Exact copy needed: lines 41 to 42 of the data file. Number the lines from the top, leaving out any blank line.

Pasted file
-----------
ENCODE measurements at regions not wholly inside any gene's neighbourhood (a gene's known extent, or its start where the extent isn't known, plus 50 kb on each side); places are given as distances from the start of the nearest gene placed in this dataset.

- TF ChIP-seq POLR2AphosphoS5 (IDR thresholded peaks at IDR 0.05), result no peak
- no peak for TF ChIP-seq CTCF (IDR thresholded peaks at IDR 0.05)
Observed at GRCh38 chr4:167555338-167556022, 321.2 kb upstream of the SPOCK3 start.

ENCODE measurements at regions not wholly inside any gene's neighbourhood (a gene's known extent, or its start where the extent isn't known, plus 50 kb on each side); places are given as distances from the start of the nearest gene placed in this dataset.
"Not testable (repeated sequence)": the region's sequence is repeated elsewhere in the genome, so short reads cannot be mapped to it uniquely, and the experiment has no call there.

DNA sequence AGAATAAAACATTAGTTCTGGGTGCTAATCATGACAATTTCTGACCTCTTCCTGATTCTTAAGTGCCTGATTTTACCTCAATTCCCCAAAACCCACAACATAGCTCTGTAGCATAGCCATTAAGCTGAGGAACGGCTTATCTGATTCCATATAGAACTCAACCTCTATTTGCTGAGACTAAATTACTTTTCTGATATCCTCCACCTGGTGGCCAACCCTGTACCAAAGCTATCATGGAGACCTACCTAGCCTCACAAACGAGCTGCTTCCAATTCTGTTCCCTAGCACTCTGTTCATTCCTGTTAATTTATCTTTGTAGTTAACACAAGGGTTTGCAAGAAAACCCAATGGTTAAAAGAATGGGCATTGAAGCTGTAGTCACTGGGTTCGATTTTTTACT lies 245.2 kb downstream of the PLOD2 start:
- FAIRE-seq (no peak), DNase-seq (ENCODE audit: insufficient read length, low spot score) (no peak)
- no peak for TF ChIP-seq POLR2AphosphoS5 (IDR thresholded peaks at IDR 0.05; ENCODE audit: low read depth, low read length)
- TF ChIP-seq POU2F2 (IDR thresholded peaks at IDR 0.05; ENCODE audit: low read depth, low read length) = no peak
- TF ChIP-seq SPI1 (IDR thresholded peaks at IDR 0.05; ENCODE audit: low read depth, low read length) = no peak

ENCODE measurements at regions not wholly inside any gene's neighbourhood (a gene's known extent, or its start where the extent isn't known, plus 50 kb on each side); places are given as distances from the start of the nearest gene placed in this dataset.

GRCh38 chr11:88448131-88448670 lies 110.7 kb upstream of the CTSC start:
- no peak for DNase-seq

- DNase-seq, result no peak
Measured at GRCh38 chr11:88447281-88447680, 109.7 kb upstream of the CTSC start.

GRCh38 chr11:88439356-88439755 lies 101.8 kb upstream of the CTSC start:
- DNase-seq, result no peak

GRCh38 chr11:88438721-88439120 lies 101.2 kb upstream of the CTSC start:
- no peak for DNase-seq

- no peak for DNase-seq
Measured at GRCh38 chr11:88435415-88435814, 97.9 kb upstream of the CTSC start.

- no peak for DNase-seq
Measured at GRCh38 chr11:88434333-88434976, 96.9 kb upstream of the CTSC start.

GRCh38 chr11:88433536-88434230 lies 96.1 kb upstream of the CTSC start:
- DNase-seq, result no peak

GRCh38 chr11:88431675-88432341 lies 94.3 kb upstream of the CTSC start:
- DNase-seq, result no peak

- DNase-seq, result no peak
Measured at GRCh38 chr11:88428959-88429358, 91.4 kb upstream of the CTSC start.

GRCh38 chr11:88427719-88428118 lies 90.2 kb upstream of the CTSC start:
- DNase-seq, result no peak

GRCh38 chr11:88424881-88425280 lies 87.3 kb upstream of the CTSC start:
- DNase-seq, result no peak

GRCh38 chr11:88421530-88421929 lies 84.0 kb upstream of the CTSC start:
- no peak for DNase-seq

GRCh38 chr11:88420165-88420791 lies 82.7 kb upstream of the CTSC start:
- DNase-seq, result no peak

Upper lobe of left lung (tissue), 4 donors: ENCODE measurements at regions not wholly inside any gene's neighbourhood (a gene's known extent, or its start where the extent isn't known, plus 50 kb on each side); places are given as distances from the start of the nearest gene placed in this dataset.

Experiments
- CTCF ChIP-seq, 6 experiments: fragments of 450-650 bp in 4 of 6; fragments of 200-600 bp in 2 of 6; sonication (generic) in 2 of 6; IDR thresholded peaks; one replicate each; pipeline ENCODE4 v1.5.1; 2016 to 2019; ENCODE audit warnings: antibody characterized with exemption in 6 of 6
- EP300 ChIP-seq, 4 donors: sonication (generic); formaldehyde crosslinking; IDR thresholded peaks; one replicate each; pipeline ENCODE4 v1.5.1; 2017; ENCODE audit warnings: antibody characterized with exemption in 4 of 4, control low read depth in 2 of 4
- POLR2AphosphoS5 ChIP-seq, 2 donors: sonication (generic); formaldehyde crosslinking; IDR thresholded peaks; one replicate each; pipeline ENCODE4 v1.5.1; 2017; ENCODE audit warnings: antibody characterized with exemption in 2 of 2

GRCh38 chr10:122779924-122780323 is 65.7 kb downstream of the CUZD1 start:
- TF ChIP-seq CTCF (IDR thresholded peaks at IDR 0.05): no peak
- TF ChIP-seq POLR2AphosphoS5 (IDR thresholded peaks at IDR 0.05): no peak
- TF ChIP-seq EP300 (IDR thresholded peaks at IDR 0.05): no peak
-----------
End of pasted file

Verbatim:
- CTCF ChIP-seq, 6 experiments: fragments of 450-650 bp in 4 of 6; fragments of 200-600 bp in 2 of 6; sonication (generic) in 2 of 6; IDR thresholded peaks; one replicate each; pipeline ENCODE4 v1.5.1; 2016 to 2019; ENCODE audit warnings: antibody characterized with exemption in 6 of 6
- EP300 ChIP-seq, 4 donors: sonication (generic); formaldehyde crosslinking; IDR thresholded peaks; one replicate each; pipeline ENCODE4 v1.5.1; 2017; ENCODE audit warnings: antibody characterized with exemption in 4 of 4, control low read depth in 2 of 4